Here you can find all of the Charlotte Mason Picture Study Aids I’ve made, which you can download for FREE – no strings attached! I follow the Ambleside Online Picture Study schedule for the more well-known artists, but I also offer aids from some of their lesser-known contemporaries in non-western areas or who are people of color or who are women. For the lesser-known artists, I pick the pieces myself. Each picture study aid contains a brief story from the artist’s childhood, synopses of at least six of their works, as well as resources for additional learning and, in the cases of the newer ones, there are also full-size images of each piece for you to print.
I’m making these available for free because I believe that art is important (so much so that I have a degree in art history 🙂 ). One of the things that drew me most to the Charlotte Mason philosophy of education is her emphasis on exposing children to fine art. I loved the idea of simply showing them works of great art and allowing them to absorb them on their own. There were no explanations or in-depth analyses of the pieces to complicate them. The children were simply meant to enjoy and take in the art.
About this topic, Ms. Mason said:
His education should furnish him with whole galleries of mental pictures, pictures by great artists old and new;––…–– in fact, every child should leave school with at least a couple of hundred pictures by great masters hanging permanently in the halls of his imagination, to say nothing of great buildings, sculpture, beauty of form and colour in things he sees. Perhaps we might secure at least a hundred lovely landscapes too,––sunsets, cloudscapes, starlight nights. At any rate he should go forth well furnished because imagination has the property of magical expansion, the more it holds the more it will hold. (Vol 6 pg 43)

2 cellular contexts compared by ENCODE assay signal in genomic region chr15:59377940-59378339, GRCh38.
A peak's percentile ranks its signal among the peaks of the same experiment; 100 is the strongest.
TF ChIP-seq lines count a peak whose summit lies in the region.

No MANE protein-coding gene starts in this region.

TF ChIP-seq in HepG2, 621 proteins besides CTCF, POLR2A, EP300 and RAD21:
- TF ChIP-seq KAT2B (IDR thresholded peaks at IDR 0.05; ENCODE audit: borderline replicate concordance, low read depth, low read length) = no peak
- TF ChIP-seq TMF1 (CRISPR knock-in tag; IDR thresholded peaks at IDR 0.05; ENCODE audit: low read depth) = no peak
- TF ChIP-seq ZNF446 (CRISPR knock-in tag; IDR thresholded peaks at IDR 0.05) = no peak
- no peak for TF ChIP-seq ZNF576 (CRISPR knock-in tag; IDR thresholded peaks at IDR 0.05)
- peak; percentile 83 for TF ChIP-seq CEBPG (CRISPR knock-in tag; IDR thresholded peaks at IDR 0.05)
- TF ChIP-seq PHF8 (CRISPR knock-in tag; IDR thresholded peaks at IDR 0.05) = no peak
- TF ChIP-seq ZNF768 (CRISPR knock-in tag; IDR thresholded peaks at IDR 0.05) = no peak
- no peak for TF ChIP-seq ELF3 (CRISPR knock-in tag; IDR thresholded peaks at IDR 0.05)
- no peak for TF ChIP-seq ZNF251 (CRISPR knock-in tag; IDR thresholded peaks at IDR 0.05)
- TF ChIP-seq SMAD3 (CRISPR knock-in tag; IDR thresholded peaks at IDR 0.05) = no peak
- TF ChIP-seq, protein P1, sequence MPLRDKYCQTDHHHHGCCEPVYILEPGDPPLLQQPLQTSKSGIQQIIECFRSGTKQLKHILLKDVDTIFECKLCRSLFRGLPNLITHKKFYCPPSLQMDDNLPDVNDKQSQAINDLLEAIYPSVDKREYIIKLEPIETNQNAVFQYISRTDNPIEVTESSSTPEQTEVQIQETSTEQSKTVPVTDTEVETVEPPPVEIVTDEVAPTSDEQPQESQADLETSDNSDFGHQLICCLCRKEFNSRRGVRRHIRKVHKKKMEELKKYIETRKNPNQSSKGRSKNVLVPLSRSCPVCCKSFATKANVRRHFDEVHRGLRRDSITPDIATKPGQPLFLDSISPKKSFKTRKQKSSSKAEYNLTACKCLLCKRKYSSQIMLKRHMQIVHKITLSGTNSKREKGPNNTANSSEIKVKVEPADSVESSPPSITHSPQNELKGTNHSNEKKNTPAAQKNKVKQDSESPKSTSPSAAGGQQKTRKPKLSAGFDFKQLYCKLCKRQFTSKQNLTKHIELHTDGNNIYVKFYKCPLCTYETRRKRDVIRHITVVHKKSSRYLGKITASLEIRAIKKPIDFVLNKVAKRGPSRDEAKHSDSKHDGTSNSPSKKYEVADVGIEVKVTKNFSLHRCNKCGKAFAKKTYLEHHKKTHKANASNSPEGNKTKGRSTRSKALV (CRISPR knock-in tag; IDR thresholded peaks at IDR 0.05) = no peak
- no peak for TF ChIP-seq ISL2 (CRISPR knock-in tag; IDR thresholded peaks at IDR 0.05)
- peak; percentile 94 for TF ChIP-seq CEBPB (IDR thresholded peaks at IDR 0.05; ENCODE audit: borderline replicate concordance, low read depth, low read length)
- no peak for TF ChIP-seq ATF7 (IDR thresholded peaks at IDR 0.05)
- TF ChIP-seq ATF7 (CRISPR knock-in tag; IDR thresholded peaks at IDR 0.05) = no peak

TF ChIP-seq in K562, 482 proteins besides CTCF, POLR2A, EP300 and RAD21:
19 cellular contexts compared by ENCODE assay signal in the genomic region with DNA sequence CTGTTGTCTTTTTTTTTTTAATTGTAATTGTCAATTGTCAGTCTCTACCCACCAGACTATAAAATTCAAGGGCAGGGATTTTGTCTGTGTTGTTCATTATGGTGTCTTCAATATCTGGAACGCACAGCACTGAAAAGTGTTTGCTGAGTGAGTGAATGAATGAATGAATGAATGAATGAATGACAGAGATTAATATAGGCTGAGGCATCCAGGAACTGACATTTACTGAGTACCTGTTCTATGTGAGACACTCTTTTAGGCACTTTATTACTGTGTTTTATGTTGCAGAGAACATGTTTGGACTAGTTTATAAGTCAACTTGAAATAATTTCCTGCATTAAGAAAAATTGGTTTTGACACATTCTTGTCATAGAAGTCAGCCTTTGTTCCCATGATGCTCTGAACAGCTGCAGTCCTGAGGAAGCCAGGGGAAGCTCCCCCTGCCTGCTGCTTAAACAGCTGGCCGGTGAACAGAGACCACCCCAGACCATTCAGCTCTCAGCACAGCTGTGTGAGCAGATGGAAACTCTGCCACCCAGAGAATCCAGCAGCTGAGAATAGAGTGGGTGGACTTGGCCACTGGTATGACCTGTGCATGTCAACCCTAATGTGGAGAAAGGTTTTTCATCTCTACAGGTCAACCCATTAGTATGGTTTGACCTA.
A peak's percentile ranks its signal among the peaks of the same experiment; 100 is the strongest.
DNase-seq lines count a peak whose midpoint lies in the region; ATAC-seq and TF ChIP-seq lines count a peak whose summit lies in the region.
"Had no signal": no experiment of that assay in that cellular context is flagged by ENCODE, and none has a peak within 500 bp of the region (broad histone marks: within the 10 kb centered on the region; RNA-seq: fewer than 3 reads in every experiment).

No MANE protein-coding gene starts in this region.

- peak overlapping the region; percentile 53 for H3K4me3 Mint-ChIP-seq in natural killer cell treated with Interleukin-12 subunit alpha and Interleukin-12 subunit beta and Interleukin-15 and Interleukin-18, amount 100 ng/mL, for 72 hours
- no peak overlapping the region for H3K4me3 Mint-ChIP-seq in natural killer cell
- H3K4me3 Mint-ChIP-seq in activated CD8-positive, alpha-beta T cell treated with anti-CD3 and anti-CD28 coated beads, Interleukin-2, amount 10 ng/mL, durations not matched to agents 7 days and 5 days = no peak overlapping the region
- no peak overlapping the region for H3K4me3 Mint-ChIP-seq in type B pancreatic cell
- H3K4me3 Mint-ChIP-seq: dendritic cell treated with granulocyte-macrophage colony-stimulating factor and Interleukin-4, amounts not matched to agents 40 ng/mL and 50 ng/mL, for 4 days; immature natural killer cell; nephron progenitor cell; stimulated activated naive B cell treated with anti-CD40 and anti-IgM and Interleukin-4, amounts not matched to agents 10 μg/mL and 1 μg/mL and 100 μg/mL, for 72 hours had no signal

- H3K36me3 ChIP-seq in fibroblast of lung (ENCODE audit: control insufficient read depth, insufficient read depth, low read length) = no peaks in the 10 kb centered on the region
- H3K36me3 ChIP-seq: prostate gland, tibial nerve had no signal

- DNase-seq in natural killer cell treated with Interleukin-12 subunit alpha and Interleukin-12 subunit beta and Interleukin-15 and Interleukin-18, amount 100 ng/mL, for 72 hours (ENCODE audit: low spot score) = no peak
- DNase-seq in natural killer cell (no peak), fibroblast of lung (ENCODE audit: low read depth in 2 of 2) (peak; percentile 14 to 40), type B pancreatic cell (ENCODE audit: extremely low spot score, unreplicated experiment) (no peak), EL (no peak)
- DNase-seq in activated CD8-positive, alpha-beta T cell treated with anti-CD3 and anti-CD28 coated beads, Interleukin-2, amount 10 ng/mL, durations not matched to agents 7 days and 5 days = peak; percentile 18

I especially liked the last part… “imagination has the property of magical expansion, the more it holds the more it will hold.”
When we first started going through the Ambleside Online picture study schedule, there were a few times that my son asked me something specific about a picture like, “what’s that thing?” or, “who is that?” In some cases, I was able to come up with some random factoid that happened to wedge itself in my brain when I was in school, or I could pull one of my old textbooks down from the shelf and look up the piece in question. In other cases, though, I didn’t have a ready answer.
Because of this, I decided to come up with something I could use in my own homeschool to help me with picture study. Linked below are all of the aids I currently have available. They’re all free, so please feel free to download and use them in your own art appreciation!